Al cumplir Andrés los 7 años de edad, su psicopedagoga me recomendó inscribirlo en una institución de niños especiales y para mi esa indicación fue como si me cayera la bomba nuclear encima. Reconozco que asumí la ...
"Metacognition is, put simply, thinking about one’s thinking. More precisely, it refers to the processes used to plan, monitor, and assess one’s understanding and performance. Metacognition includes a critical awareness of a) one’s thinking and learning and b) oneself as a thinker and learner."
Publicado por: juandon. Si ya tenemos claro que en esta sociedad el LEARNING IS THE WORK, es la única salida tanto para la educacion como para el trabajo, ya que pasamos a realizar ambos de manera diferente, las transformamos en sostenibles en ambos caso, y su unión provocan que en lugar de existir la separación entre trabajadores y parados, eso desaparece por el valor añadido que ofrecemos con estos planteamientos…
The science behind the “tortured genius” myth and what it reveals about how the creative mind actually works.
“I think I’ve only spent about ten percent of my energies on writing,” Pulitzer Prize-winning writer Katherine Anne Porter confessed in a1963 interview. “The other ninety percent went to keeping my head above water.” While art maybe a form of therapy for the rest of us, Porter’s is a sentiment far from uncommon among the creatively gifted who make that art. Why?
When Nancy Andreasen took a standard IQ test in kindergarten, she was declared a “genius.” But she was born in the late 1930s, an era when her own mother admonished that no one would marry a woman with a Ph.D. Still, became a psychiatrist and a neuroscientist, and made understanding the brain’s creative capacity her life’s work. Having grown up seeped in ambivalence about her “diagnosis” of extraordinary intellectual and creative ability, Andreasen wondered about the social forces at work in the nature-nurture osmosis of genius, about how many people of natural genius were born throughout history whose genius was never manifested, suppressed by lack of nurture. “Half of the human beings in history are women,” she noted, “but we have had so few women recognized for their genius. How many were held back by societal influences, similar to the ones I encountered and dared to ignore?” (One need only look at the case of Benjamin Franklin and his sister to see Andreasen’s point.)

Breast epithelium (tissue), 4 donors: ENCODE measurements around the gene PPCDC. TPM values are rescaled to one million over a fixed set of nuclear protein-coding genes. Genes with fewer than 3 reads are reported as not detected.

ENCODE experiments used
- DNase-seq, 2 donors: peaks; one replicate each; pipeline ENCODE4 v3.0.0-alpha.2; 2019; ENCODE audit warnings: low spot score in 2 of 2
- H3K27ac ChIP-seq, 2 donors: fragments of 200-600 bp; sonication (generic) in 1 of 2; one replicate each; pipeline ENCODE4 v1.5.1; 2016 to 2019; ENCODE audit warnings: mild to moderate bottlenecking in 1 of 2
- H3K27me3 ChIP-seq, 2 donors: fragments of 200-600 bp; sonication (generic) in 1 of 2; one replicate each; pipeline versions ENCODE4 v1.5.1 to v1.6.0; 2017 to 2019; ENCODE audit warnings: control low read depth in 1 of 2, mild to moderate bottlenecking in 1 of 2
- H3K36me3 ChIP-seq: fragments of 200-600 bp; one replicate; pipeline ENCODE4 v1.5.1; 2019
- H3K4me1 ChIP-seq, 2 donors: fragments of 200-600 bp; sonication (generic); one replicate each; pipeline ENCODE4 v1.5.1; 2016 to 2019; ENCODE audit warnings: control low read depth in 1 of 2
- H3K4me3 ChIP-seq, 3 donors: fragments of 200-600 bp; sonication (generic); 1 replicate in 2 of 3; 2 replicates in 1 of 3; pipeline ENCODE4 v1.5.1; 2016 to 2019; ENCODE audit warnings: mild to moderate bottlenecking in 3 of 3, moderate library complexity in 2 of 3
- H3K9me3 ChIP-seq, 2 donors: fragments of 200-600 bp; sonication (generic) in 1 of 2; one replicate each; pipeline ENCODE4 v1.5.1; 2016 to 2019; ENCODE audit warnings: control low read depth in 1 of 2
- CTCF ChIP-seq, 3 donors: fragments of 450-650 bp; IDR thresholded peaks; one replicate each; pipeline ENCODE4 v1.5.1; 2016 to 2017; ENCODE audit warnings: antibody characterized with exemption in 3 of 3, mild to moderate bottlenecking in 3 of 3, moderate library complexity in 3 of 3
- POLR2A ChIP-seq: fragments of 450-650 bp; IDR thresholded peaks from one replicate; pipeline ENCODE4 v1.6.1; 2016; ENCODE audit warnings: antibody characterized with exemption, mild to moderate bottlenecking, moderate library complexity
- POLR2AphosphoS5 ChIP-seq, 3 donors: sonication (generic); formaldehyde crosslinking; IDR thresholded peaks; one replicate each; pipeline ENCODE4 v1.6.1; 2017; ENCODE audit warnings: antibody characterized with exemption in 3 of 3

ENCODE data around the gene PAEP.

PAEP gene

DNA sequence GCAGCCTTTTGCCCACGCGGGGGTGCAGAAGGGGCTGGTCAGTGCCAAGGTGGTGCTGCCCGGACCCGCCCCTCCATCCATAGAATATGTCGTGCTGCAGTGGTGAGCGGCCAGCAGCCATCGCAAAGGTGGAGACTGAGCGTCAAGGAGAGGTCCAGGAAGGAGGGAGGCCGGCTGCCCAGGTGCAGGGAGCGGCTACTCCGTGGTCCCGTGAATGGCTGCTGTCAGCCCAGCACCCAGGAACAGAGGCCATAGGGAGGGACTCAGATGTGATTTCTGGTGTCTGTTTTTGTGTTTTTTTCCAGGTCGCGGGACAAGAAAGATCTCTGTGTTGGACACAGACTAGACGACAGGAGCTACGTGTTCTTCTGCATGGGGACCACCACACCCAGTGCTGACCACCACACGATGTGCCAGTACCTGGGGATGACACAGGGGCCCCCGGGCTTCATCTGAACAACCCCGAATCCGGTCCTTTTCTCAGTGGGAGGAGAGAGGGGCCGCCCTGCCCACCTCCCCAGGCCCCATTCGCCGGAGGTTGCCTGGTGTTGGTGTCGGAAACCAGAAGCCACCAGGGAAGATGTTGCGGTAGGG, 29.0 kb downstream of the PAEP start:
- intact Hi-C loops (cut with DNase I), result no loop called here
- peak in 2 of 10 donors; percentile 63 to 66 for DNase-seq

Taking several timeouts each day, says Elizabeth McFarlane, helps to get the creative juices flowing and encourages her to be more aware of the moment (RT @BH_Retreats: Mindfulness: it's good to be busy doing nothing
En el corazón del campus virtual no existen límites geográficos ni temporales. La colaboración, principio fundamental de nuestra metodología, pone al estudiante en el centro del aprendizaje en un entorno donde se derrumban muros, lugares geográficos y husos horarios. El aprendizaje colaborativ
...la historia necesariamente es parcial e incompleta - se domina la agricultura - se generaron los conocimientos necesarios para la vida en las grandes ciudades y la expansión de los primeros imperios - las civilizaciones antiguas se formaron un poco después del desarrollo de la agricultura - les permitió a nuestros ancestros pasar de ser nómadas a sedentarios - para dominar l...
Trust is the operating system of every organization and every relationship.
Think about that metaphor.
If the operating system on your computer is flaky, nothing seems to work right. Even if you have the best software programs, an unreliable operating system will cause you constant grief.
The same goes for the trust levels in organizations and relationships. Where trust is fragile, people are always looking over their shoulders. They’re reluctant to share information, collaborate, or accept accountability for results. In low-trust environments, everything seems to slow down. Nobody seems willing to do much of anything without a lot of hoop-jumping and multiple approvals.